Sadly, on May 20, 2011, Randy Savage suffered a heart attack while driving his car and passed away. He remains one of the greatest figures in all of professional wrestling and a true legend in the ring. Savage combined unparalleled athleticism, charisma, determination, and skill to dominate opponents and amaze fans worldwide.

Did Randy Savage and Stephanie McMahon Have A Relationship?

Randy Savage and Stephanie McMahon

The Randy Savage Story, WWE’s video release focusing on the life and career of “Macho Man” Randy Savage, is a must watch for wrestling fans. This DVD and Blu-Ray, which was released on November 18, 2014, comprises a full documentary and various classic matches over a three-disc set. The documentary, which is now available for viewing on the WWE Network ($9.99~!!!), is particularly interesting since WWE doesn’t shy away from controversy.

For the first time, WWE looks at where things went wrong between Savage and Vince McMahon. Savage’s behind-the-scenes treatment of Miss Elizabeth and subsequent divorce is discussed. WWE also appears to acknowledge the long-standing rumor of Savage having a relationship with Stephanie McMahon.

There is a strange segment in the documentary where it is specifically mentioned how unusual it is that Savage was ignored by WWE in the post-2001 era. This shows that WWE knows that its treatment of Savage over the years is perceived by fans as odd.

This is not acknowledged on the documentary, but Vince always had strange reactions to people bringing up the idea of a Savage return in the 2000s, even by his standards. The most well-known one saw him get very somber and calmly say that “I do not wish to do business with that man.” He was more staunchly against using Savage than he had been about anyone he was ever engaged in any kind of war with.

Although Savage’s inexplicable banishment from the company is not explained, there is a subtle implication that Stephanie McMahon was somehow involved.

Stephanie McMahon

For those unaware, the rumor is that Savage being involved in a sexual relationship with Stephanie during his final year in WWE (1994), and Vince didn’t find out about it until years later. While this allegation has never been verified, Wrestling Observer Newsletter editor Dave Meltzer has said that even top WWE officials believed the rumor to be fact, and it’s also his theory on why Vince hated Savage.

In March of 2010, Meltzer was asked outright about the rumor on Wrestling Observer Radio. He responded, “I think that the reason is the same reason that everyone says. It’s the reason everyone in (WWE) says. It’s the reason that is the only one that makes any sense. So I think that’s the reason. I can’t come up with any other reason. I don’t know. I mean, I’ve heard that reason from so many people that are not internet rumormongers, I mean people who . . . all I know is that within the company as far as the top people, they all believe it, and nobody knows for sure, because it’s never brought up.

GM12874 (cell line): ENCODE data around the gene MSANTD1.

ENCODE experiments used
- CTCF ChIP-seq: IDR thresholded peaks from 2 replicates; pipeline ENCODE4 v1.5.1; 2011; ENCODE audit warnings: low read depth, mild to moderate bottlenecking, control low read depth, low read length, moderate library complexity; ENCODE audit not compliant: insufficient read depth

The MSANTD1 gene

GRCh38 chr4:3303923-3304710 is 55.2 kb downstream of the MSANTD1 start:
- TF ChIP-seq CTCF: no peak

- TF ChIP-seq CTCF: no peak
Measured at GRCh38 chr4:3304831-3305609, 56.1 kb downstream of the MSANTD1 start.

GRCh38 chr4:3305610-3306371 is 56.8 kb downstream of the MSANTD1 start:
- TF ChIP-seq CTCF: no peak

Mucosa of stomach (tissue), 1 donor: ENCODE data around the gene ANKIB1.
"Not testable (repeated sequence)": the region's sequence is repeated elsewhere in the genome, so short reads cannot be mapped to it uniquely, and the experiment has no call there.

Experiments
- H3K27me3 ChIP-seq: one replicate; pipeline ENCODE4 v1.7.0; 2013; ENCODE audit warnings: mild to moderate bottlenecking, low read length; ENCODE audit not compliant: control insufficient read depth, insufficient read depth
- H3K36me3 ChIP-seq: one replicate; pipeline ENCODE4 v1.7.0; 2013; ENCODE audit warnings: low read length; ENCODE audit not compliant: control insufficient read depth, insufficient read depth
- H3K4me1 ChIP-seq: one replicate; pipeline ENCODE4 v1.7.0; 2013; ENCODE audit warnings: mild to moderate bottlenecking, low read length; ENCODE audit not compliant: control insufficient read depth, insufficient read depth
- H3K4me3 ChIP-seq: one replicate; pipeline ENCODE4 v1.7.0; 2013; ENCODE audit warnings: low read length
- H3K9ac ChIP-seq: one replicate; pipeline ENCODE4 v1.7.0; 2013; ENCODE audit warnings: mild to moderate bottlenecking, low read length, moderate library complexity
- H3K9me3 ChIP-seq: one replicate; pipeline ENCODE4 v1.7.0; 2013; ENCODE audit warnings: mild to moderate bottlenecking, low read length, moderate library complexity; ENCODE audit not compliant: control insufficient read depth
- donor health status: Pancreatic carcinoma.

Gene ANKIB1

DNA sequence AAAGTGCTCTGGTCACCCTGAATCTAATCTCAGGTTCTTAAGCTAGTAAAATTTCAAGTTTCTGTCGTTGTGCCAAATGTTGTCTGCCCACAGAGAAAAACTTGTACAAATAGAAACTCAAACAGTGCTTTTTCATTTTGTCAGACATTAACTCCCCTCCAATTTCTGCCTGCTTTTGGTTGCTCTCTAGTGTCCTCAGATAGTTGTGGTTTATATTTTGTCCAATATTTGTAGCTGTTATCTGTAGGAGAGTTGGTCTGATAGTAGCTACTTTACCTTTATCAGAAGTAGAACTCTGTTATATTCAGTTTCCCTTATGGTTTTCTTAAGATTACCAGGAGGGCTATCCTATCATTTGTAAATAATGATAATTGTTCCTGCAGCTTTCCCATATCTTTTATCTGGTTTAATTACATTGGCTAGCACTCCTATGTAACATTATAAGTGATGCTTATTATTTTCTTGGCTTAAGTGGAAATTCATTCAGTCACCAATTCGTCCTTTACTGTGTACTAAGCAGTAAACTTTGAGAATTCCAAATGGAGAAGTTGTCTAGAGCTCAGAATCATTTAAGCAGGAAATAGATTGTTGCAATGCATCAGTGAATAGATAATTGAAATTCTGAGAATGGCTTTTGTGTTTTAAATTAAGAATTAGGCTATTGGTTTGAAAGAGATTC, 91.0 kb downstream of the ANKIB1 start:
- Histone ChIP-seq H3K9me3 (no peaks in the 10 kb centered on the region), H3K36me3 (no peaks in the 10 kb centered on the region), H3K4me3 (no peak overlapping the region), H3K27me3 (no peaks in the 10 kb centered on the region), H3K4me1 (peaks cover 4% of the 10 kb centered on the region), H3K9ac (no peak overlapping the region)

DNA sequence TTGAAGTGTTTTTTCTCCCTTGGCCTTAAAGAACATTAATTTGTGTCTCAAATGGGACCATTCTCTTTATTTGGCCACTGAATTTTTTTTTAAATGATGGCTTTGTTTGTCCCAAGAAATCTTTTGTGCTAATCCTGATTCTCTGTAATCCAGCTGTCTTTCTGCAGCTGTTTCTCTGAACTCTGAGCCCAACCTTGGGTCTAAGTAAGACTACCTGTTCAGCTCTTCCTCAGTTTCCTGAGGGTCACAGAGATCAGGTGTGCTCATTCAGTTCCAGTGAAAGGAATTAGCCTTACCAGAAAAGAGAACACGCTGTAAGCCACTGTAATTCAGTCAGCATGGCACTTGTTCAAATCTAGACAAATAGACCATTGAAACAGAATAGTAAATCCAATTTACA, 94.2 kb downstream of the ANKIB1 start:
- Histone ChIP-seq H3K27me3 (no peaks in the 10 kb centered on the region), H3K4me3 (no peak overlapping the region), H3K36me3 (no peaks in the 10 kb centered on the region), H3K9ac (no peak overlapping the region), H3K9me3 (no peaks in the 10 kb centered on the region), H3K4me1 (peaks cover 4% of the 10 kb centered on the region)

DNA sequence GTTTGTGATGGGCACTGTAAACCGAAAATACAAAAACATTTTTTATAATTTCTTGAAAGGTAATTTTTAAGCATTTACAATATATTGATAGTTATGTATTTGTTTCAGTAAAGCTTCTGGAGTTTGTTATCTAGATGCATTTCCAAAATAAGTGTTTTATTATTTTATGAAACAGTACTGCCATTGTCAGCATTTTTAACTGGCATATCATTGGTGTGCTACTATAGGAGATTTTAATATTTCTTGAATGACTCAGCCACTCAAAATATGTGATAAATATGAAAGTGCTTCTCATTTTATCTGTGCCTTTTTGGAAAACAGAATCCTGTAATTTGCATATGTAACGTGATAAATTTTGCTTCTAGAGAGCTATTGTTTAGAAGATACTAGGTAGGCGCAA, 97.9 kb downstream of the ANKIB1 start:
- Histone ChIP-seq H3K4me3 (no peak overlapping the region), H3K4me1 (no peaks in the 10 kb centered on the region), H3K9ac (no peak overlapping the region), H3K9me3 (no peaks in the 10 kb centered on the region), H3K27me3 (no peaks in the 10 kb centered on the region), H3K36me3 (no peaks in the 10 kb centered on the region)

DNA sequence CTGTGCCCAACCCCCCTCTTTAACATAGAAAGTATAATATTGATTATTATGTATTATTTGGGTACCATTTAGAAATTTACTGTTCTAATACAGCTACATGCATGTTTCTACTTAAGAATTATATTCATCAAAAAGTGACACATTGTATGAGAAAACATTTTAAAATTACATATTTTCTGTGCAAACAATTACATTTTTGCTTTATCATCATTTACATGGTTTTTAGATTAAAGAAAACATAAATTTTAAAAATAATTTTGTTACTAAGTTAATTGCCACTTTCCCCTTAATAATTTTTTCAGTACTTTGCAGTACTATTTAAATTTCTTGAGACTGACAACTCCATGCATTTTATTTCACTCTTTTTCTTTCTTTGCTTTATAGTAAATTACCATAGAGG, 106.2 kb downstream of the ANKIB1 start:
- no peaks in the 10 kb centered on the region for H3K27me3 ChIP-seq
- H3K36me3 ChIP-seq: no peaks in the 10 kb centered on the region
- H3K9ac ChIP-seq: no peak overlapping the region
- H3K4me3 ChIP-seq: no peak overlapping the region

“When I first heard the story I didn’t believe it because I thought it was just some story, but then, and I mean even when people who are very high up in that company, after they left the company, would tell me that story I still didn’t believe it, but, you know, after a certain number of years when it’s just, you know, ideas are brought up for Randy Savage and the reaction — there’s something real, real bad because, let’s face it, I mean, I couldn’t count the number of times Vince said he would never do business with Hulk Hogan, and he always does. So, I don’t know . . . actually, as time goes by, more people talk about it trying to say that it didn’t happen.”

The segment on the documentary begins with brother Lanny Poffo mentioning that Savage was unhappy with Triple H calling him a dinosaur in an interview. Savage then posted a video on his official website, MachoMan.com, calling out “The Game.” A snippet of the video, which remains alive through YouTube, plays on the documentary, with Savage saying, “Triple H, I’ll bitch slap you and then take your girl.”

Poffo is then shown saying, “All that does is throw gasoline on the fire.”

It appears as though WWE wanted to touch on the Stephanie rumor, but could only do so in this roundabout way.

“Obviously we don’t know the full story and as they say in heaven, we never will,” WWE Hall of Famer Dusty Rhodes said.

The segment ends with a photo of Randy and Vince. The camera lingers on the image and then fades.

“An inexplicable banishment from the WWE was probably disconcerting for Randy,” the narrator says.